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Review: SRAM Rival eTap AXS wireless drivetrain for Mosaic Rt-2d

Bicycle Drivetrain Launches: An Overview of SRAM Rival eTap AXS

Bicycle drivetrain launches typically follow a specific format. First, a top-tier group is released with new technology. Then, a lower tier is introduced with similar performance but a more affordable price. Finally, an entry-level group is announced, making modern performance accessible to most riders. This is where the new SRAM Rival eTap AXS falls. While SRAM still offers more affordable drivetrains than Rival, this is now the entry point to their eTap AXS wireless shifting, which is quite impressive. SRAM introduced their RED eTap AXS 12-speed group two years ago, and the technology has already trickled down to the Rival level. But how does Rival eTap AXS compare to RED and Force? Very favorably, especially for those with smaller hands.

Impressive Shift Performance

SRAM’s goal in bringing wireless shifting to the Rival level was to provide an entry-level drivetrain that offers a great ride experience. And they have succeeded. Most riders wouldn’t be able to feel any difference in the actual shift performance between Rival and RED. While there are noticeable differences in the hoods, Rival’s performance is remarkable. While eTap may not be the fastest shifting platform available, riders quickly adapt to the shift speed. Overall, Rival eTap AXS offers more than adequate shift speed and accurate shifts.

Shift Modes

SRAM eTap AXS offers different shift modes. The standard mode requires pressing the right paddle to shift down the cassette and the left paddle to shift up. Pressing both paddles simultaneously shifts the front derailleur. Sequential shift mode automatically shifts the front derailleur as you press the right paddle for a harder gear or the left paddle for an easier gear. Compensating mode automatically shifts the rear derailleur after a front shift to maintain cadence. These modes can be customized using the AXS app.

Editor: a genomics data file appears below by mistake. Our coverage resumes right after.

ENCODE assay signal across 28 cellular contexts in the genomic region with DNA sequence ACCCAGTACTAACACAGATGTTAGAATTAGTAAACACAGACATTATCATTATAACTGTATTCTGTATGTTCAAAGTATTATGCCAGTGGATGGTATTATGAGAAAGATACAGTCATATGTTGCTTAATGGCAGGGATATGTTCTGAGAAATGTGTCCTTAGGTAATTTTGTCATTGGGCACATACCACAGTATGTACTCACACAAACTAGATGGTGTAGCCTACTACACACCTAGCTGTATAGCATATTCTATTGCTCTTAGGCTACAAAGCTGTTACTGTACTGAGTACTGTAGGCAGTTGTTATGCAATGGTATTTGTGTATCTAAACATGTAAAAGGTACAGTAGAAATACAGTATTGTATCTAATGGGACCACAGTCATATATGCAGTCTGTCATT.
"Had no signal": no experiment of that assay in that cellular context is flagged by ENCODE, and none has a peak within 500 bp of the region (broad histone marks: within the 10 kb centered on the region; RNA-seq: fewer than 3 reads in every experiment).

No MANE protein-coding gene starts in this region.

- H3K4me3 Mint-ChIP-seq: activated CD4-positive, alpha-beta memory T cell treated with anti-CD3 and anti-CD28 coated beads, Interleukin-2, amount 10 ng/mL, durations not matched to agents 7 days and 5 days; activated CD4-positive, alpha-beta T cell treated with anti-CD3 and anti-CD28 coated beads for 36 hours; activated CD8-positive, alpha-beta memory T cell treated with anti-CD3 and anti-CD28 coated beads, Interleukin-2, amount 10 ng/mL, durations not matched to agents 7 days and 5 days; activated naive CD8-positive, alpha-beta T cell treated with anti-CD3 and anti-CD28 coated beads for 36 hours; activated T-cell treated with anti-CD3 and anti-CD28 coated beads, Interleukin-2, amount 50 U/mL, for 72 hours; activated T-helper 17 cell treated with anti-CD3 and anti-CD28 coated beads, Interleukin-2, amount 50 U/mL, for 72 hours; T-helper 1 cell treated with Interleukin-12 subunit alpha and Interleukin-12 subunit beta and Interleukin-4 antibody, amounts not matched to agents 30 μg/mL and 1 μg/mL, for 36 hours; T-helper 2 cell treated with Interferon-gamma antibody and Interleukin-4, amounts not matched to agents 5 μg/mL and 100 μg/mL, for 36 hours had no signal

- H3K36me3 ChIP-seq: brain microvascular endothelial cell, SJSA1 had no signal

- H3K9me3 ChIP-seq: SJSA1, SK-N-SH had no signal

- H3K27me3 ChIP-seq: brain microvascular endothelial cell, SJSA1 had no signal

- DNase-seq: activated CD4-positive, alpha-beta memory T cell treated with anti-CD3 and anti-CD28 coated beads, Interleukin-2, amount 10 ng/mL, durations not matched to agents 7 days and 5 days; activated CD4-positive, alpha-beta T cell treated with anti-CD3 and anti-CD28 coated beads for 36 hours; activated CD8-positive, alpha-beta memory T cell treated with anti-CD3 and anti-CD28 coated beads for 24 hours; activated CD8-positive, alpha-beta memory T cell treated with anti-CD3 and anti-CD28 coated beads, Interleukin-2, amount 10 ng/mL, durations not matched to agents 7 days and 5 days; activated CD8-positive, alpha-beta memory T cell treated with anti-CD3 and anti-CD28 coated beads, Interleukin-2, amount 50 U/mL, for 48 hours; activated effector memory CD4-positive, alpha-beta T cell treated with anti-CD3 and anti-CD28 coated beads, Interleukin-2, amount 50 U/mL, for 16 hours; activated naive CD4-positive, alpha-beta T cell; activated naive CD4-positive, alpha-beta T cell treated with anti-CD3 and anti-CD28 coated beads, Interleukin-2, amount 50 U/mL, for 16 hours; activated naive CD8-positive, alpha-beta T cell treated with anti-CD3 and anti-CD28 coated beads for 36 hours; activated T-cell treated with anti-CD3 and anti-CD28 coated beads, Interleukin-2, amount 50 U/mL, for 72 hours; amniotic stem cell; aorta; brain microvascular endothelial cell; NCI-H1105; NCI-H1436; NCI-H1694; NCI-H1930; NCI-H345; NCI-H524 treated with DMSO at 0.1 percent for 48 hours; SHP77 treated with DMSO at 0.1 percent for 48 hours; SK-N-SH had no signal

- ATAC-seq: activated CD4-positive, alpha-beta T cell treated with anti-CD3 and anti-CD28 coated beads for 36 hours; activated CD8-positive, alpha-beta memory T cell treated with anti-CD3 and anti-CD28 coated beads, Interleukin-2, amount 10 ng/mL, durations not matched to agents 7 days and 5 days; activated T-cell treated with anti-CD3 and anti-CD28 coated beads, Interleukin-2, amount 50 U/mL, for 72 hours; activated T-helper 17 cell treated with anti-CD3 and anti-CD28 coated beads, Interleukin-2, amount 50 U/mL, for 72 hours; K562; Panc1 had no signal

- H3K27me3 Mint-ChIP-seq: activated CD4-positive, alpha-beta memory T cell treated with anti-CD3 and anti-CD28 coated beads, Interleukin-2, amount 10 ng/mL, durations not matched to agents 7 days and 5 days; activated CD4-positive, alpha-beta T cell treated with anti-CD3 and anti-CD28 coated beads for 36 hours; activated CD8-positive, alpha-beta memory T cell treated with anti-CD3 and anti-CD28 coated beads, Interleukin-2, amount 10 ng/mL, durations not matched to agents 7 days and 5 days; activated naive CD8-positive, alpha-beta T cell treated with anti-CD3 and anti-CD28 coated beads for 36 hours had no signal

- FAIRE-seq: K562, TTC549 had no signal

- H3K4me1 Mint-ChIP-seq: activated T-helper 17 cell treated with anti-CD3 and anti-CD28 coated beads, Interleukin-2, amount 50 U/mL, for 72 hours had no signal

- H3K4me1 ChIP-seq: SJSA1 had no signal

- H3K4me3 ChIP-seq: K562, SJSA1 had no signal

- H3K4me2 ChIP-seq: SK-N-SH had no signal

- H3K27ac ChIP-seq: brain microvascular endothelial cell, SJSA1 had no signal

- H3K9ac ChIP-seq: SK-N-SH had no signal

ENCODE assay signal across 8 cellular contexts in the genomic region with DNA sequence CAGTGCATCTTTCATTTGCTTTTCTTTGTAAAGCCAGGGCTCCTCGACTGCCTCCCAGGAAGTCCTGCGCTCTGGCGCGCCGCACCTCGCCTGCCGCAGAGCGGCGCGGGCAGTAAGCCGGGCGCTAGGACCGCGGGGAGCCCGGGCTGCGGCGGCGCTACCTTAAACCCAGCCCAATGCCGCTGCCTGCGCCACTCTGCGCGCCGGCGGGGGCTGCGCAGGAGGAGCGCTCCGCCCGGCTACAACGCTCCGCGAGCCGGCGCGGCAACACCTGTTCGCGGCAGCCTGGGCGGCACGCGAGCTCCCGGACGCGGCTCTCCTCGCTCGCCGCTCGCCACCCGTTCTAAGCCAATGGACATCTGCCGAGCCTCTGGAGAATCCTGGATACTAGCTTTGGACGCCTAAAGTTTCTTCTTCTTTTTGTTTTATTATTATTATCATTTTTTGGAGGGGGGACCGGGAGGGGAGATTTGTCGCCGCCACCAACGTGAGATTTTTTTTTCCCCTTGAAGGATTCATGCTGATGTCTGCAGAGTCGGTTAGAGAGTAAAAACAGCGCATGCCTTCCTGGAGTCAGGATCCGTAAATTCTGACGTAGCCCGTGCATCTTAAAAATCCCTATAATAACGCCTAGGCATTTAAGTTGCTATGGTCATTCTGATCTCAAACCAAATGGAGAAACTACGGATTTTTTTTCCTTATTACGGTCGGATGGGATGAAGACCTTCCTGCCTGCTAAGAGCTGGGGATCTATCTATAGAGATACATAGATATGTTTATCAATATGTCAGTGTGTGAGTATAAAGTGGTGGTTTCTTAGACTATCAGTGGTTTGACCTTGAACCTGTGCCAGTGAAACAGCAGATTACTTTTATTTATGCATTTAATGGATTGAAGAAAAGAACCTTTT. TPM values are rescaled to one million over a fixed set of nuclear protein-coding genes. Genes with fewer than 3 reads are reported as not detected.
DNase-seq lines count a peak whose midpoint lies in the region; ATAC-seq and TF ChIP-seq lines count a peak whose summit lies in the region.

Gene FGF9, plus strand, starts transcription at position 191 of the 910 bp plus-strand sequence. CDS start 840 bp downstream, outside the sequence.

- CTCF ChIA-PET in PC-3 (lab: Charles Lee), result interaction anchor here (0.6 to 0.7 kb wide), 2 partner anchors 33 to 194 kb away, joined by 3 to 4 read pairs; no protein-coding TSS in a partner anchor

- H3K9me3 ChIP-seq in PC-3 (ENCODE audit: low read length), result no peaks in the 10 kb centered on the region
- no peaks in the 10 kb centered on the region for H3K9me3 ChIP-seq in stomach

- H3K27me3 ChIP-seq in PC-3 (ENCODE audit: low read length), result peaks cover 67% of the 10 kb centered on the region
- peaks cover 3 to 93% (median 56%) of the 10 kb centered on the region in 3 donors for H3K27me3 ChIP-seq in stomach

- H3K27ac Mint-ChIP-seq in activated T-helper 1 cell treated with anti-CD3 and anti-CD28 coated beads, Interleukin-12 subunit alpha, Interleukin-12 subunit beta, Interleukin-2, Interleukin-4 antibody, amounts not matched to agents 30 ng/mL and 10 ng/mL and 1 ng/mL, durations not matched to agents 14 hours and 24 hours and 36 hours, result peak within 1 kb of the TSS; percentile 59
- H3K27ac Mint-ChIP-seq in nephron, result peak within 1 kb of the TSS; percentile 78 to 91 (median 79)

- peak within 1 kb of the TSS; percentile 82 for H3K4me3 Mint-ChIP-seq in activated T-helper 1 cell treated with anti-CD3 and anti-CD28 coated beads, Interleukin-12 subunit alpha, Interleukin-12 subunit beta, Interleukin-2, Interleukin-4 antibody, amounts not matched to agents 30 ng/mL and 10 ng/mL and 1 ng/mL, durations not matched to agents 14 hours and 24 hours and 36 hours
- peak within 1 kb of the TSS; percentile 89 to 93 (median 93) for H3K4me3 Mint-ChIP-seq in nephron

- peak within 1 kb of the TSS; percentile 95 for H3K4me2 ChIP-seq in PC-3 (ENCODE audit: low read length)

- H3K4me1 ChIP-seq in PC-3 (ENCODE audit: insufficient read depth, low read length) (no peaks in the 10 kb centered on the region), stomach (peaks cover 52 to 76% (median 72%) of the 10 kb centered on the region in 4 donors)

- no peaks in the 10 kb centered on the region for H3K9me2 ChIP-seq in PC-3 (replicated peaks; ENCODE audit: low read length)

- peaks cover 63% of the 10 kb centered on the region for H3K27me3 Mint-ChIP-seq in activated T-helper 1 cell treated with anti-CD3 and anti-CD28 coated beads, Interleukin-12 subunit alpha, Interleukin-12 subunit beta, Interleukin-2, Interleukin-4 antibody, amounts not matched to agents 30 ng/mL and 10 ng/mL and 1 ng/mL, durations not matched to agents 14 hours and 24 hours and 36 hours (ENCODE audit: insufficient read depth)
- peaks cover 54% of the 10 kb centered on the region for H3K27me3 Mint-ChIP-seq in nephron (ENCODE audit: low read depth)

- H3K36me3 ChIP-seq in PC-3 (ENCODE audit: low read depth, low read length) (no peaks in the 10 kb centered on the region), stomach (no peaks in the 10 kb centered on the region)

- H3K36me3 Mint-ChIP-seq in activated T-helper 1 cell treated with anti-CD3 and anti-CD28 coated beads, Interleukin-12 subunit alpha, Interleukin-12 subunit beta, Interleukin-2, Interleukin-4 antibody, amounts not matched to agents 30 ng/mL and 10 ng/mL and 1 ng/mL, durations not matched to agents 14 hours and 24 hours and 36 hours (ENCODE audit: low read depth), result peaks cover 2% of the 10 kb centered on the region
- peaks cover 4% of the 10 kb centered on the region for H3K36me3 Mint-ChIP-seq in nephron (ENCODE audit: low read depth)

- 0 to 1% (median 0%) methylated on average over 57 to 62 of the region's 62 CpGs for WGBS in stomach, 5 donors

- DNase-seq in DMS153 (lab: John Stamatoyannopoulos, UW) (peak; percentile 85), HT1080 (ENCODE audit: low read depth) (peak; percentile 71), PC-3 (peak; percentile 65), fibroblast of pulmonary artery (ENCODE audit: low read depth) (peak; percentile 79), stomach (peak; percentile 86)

No Blips Option

One drawback of Rival eTap AXS is the lack of compatibility with Blips or Clics, which are remote shifter buttons that some riders prefer. This is something to consider when choosing Rival eTap AXS.

Smaller Hoods for Better Grip

The shape of the shift/brake hoods is another important factor to consider. SRAM made the Rival hoods physically smaller by eliminating the connection point for Blips. While this allows for more finger wrap and a more secure grip for those with smaller hands, riders with average to large hands may find the shorter length of the hood less comfortable than those of Force or RED.

Battery Life and Easy Charging

The eTap AXS drivetrain relies on four batteries – one in each derailleur and one coin cell battery in each shifter. Charging the batteries is convenient and quick, taking about 60 minutes or less per battery. On average, a single charge lasts 3-6 months, depending on usage. The easily replaceable CR2032 coin cell batteries in the shifters are even longer lasting. Overall, the eTap AXS system is easy to live with and requires minimal charging.

Gearing Options

The SRAM Rival eTap AXS offers a variety of gearing options, including different cassette sizes and crank options. This allows riders to choose the right combination for their needs, whether it’s climbing steep grades or maintaining high speeds.

Rival Flattop Chain

Like other groups in the eTap AXS family, Rival uses a Flattop chain. However, the Rival chain is more affordable, featuring only hard-chromed pins and rollers. It will be interesting to see how the Rival Flattop chains hold up over time.

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